(from msnbc.com) [Reuters] – OKLAHOMA CITY – The nation’s second-largest Indian tribe said on Tuesday that it would not be dictated to by the U.S. government over its move to banish 2,800 African Americans from its citizenship rolls.

“The Cherokee Nation will not be governed by the BIA,” Joe Crittenden, the tribe’s acting principal chief, said in a statement responding to the U.S. Bureau of Indian Affairs [BIA].

Crittenden, who leads the tribe until a new principal chief is elected, went on to complain about unnamed congressmen meddling in the tribe’s self-governance.

The reaction follows a letter the tribe received on Monday from BIA Assistant Secretary Larry Echo Hawk, who warned that the results of the September 24 Cherokee election for principal chief will not be recognized by the U.S. government if the ousted members, known to some as “Cherokee Freedmen,” are not allowed to vote.

The dispute stems from the fact that some wealthy Cherokee owned black slaves who worked on their plantations in the South. By the 1830s, most of the tribe was forced to relocate to present-day Oklahoma, and many took their slaves with them. The so-called Freedmen are descendants of those slaves.

After the Civil War, in which the Cherokee fought for the South, a treaty was signed in 1866 guaranteeing tribal citizenship for the freed slaves.

The U.S. government said that the 1866 treaty between the Cherokee tribe and the U.S. government guaranteed that the slaves were tribal citizens, whether or not they had a Cherokee blood relation.

The African Americans lost their citizenship last month when the Cherokee Supreme Court voted to support the right of tribal members to change the tribe’s constitution on citizenship matters.

The change meant that Cherokee Freedmen who could not prove they have a Cherokee blood relation were no longer citizens, making them ineligible to vote in tribal elections or receive benefits.

Besides pressure from the BIA to accept the 1866 Treaty as the law of the land, the U.S. Department of Housing and Urban Development is withholding a $33 million disbursement to the tribe over the Freedmen controversy.

Attorneys in a federal lawsuit in Washington are asking a judge to restore voting rights for the ousted Cherokee Freedmen in time for the September 24 tribal election for Principal Chief.

Copyright 2011 Thomson Reuters.  Reprinted here for educational purposes only. May not be reproduced on other websites without permission from MSNBC or Thomson Reuters. Visit the website at msnbc.msn.com.


1.  Who are the Cherokee Freedmen?

2.  What ruling has the Cherokee Nation made regarding the Freedmen?

3.  How does the ruling affect the Freedmen? (See “Background” below the questions.)

4.  How has the federal government responded to the Cherokee Nation’s decision?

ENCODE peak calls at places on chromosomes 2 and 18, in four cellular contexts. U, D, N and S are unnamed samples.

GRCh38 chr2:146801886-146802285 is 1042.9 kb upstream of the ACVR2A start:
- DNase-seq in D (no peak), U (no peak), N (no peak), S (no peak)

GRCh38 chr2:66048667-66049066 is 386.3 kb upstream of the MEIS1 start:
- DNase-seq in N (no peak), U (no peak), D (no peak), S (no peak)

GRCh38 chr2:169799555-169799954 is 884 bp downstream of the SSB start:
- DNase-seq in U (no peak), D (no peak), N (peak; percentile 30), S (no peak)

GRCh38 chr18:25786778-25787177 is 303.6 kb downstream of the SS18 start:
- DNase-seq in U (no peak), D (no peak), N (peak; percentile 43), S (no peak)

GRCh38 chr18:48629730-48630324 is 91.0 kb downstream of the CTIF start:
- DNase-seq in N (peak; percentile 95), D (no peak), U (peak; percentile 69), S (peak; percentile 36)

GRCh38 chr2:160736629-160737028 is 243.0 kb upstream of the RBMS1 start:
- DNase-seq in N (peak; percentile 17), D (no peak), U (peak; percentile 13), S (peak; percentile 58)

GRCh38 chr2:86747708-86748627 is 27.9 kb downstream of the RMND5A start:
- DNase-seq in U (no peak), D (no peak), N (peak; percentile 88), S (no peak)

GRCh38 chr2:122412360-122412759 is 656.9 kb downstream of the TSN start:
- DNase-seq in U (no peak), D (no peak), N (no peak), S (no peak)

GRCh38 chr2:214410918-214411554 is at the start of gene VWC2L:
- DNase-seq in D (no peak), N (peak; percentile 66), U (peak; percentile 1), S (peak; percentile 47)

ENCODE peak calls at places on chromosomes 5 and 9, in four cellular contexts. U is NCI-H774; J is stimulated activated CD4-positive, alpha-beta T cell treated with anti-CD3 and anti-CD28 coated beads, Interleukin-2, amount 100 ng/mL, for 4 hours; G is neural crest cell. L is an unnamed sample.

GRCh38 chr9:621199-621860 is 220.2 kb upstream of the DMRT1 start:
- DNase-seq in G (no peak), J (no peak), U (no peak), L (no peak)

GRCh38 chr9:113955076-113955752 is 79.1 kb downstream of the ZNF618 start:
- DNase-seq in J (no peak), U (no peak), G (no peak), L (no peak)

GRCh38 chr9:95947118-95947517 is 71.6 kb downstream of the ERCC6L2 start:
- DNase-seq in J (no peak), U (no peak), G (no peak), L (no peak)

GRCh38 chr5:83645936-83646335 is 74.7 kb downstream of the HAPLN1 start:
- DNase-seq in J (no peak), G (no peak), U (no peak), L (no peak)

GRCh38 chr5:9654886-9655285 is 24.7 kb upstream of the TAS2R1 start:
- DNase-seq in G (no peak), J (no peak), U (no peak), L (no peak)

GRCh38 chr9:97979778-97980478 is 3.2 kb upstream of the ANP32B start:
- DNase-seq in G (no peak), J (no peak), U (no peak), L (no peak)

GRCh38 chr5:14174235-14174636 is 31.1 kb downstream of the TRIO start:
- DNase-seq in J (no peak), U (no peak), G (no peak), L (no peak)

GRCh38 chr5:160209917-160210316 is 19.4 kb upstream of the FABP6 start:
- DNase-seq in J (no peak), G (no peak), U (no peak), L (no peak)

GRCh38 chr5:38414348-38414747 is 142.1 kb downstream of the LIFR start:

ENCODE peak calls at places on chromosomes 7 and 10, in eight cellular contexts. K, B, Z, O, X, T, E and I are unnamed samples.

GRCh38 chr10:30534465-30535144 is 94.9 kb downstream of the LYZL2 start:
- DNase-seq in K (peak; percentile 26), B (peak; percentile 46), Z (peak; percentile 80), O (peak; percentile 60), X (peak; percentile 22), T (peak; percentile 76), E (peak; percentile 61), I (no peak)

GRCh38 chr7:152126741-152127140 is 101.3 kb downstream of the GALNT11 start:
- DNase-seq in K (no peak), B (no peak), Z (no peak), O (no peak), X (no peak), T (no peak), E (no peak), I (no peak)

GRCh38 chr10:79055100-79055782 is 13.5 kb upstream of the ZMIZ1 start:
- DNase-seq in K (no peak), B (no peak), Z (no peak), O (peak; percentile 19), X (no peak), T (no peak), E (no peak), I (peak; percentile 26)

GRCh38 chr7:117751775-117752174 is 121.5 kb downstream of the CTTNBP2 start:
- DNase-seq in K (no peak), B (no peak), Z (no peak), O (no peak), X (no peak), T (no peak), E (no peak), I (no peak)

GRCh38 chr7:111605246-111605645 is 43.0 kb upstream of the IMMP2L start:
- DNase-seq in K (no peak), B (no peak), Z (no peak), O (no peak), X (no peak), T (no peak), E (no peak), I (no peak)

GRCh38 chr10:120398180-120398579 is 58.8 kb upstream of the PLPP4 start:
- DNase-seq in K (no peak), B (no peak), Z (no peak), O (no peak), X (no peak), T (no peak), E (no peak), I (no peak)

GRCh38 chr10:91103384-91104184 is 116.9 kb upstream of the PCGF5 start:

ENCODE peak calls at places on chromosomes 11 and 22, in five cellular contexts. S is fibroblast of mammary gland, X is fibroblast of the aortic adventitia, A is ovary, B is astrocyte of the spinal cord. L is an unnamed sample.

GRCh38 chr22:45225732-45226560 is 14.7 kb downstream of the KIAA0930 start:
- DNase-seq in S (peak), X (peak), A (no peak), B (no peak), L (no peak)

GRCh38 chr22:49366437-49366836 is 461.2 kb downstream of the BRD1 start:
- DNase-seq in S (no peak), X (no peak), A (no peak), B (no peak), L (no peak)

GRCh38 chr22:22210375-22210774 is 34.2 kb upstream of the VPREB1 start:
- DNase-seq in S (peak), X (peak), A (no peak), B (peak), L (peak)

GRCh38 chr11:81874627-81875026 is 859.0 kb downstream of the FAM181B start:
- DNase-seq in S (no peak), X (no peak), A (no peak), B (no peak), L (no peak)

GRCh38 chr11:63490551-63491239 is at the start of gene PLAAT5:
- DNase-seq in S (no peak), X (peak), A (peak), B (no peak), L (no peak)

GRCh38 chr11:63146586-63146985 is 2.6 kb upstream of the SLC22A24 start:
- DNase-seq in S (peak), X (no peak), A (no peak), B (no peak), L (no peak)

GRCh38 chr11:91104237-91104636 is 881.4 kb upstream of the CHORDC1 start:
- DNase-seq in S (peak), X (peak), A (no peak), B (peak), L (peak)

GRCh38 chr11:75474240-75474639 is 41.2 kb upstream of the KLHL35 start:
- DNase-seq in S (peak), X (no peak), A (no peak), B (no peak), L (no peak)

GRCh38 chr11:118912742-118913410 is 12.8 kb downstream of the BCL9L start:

5.  The Cherokee Nation says it will not be governed by the BIA.  What do you think of their decision and their response to defy the BIA’s opposition to their decision?



  • Black Indians is a term that refers to people of African-American descent, usually with significant Native American ancestry, who also have strong ties to Native American culture, and social and historical traditions.
  • Certain Native American tribes had close relations with African Americans, especially those in the Southeast, where slavery was prevalent.
  • Members of the Five Civilized Tribes held enslaved blacks, who migrated with them to the West during Indian Removal in 1830 and later.
  • In peace treaties with the US after the American Civil War, the tribes, which had sided with the Confederacy, were required to emancipate slaves and give them full citizenship rights in their nations.
  • The Black Indians were known as tribal Freedmen of the five civilized tribes (Cherokee, Creek, Seminole, Choctaw, and Chickasaw Freedmen).
  • In addition, some black maroon communities had been allied with the Seminole in Florida and intermarried. The Black Seminole included those with and without Indian ancestry.
  • The Cherokee, Creek and Seminole have created controversy in recent decades as they tightened rules for membership in their nations and excluded Freedmen who did not have at least one Indian ancestor on the early 20th century Dawes Rolls. Lawsuits are pending. (from wikipedia)


  • Last month, the Supreme Court of the Cherokee nation approved decision to oust thousands of descendants of black slaves who were brought to Oklahoma some 170 years ago by Native American owners from the Cherokee tribe.
  • But the federal government is now warning the Cherokee nation, the country’s second largest Indian tribe, to think twice about that decision.
  • To recap, the Cherokee court ruled that it was proper to kick the slave descendants, so-called “Freedmen,” out of the tribe. (Click here for details.)
  • That decision could result in thousands of Freedmen losing their eligibility for free health care and other benefits such as education concessions, Reuters reports in this piece.
  • Cherokee Nation officials maintain that the tribe, as a sovereign nation, has the right to amend its membership requirements, according to Reuters.
  • But the assistant secretary for the Bureau of Indian Affairs [BIA] today called on the tribe to restore the descendants’ membership, including voting rights and benefits such as medical care and food stipends, the Associated Press reports.
  • The bureau, according to AP, said that the tribe’s expulsion of the Freedmen is unconstitutional. (from blogs.wsj.com)


Read the full statement from Cherokee National’s acting principal chief Joe Crittenden at cherokee.org.

Get Free Answers

Daily “Answers” emails are provided for Daily News Articles, Tuesday’s World Events and Friday’s News Quiz.